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Never give up loving

· Meditation ·

Luke 6:27-38

Immediately after the proclamation of the Beatitudes, Jesus teaches and asks the poor, proclaimed blessed themselves, to love their enemies, saying “But I say to you that hear, love your enemies”. And in his voice we also hear the voice of God in Sinai: “Hear, O Israel… I am the Lord your God…. The Lord our God is one Lord… and you shall love”. It is from listening to the Lord that the call to follow him is born and is always reborn, as we try ever anew to love both friends and enemies.

A still from the film “The Gospel According to St Matthew” by Pier Paolo Pasolini (1964)

Since time and again God is kind to the ungrateful and the selfish – this is Jesus’ interpetation of the revelation of God in the Sacred Scriptures and in life – kindness to one’s enemies brings about in human beings their likeness to God.

Kindness means not letting ourselves be blinded by enmity received, continuing to discern even in the enemy the other person for whose life we are responsible.Loving our enemies, persevering in doing good to them despite their bad deeds, is that obedience to God which fulfils completely both our responsiblity for the lives of others the and our responsibility for our own life: not surrendering to resentment, not giving up living in love.

Jesus was also to say: “Do not fear those who kill the body” – hence those who slander you, who beat you, who claim from you your body – because “they cannot kill your soul”; Our human soul in the image of God, the humanity of which we consist is not killed, distorted or misrepresented by the hatred it receives and suffers from others, but only by the hatred it feels itself and puts into practice by responding to evil with evil.

Do not fear enemies, therefore, but rather your own heart, so inclined to let itself be alienated and corrupted by the hatred received, because we are not avenged by hating: this is the narrow way to save the humanity of our soul, the only good which God can help us to preserve.

Philippe Lejeune, “The Sermon on the Mount”

Love for our enemies is the eloquent fruit of accepting the beatitude which Jesus addresses to us when we are poor, afflicted, and wrongly hated and banished and he himself is the cause of beatitude. In obeying Jesus’ command we understand that the evil received does not repay us at all for the evil we do to avenge ourselves for it. For doing evil always hurts those who do it. Avenging ourselves for it multiplies our suffering for ourselves and for others. Only love given and received can comfort us for the evil received, because only love drives away fear, never the foolish attempt to do evil in return. Jesus never in anything justifies injustice suffered, but he knows that it is possible to remain in communion with others and with God when we are suffering evil unjustly, whereas this is impossible when we are doing evil.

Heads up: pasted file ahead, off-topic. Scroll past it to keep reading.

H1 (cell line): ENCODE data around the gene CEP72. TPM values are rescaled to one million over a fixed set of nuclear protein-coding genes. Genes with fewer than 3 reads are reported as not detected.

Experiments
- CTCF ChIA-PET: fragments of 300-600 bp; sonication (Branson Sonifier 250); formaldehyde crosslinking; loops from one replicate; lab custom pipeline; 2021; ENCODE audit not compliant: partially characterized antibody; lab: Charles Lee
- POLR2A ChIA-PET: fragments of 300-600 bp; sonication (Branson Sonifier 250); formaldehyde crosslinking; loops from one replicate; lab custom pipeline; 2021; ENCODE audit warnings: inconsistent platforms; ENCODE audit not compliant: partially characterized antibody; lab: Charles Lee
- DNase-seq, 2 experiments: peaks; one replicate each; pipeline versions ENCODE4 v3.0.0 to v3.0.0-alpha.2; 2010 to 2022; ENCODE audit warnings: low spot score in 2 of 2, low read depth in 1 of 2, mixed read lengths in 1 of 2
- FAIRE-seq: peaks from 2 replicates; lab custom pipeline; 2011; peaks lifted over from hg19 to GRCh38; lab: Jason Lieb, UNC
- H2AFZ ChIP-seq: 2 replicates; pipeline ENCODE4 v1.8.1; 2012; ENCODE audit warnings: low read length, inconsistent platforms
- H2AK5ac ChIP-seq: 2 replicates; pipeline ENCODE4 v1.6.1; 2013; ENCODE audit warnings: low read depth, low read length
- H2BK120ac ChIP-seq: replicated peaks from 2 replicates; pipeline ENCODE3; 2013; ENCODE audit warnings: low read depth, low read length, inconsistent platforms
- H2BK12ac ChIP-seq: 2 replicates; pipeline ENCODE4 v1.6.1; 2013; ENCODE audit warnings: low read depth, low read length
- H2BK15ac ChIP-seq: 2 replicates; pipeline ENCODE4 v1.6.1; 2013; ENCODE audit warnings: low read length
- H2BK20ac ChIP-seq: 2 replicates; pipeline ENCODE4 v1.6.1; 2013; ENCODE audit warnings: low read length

Indeed the command of forgiveness is, like every word of Jesus, the possibility of freedom for those who have suffered evil. Forgiveness interrupts the humiliating obsession in the hearts of victims, first and foremost by their recognition that their life continues to belong to the Lord and not to the person who has done them wrong. It is out of love for our life and for our freedom too that Jesus teaches us to love our enemies, to save our own life as well and not only theirs! Indeed, forgiving our enemies is less painful than avenging ourselves on them.

And to give us the knowledge of love Jesus gives us the golden rule. In order to know how to be kind to our neighbour, whether he or she is a friend or an enemy, Jesus teaches us to look at our own profound desire. And our desire is not to be excluded and rejected, even when we are totally in the wrong. Since he addresses the poor who always suffer injustice at the hands of the rich, Jesus wants to teach them to live the forms of poverty and injustice suffered in the evangelical manner, which is his way of living and dying and which becomes a blessing for themselves and for the world.

Like Jesus who “when he was reviled, he did not revile in return, when he suffered he did not threaten” (cf. 1 Pt 2:23), let us too ask the Lord to forgive our enemies, helping him with this extraordinary word which reveals the full force of Jesus’ intelligence and compassion: “For they know not what they do” (Lk 23:34).

The Sisters of Bose




St. Peter’s Square

Oct. 19, 2019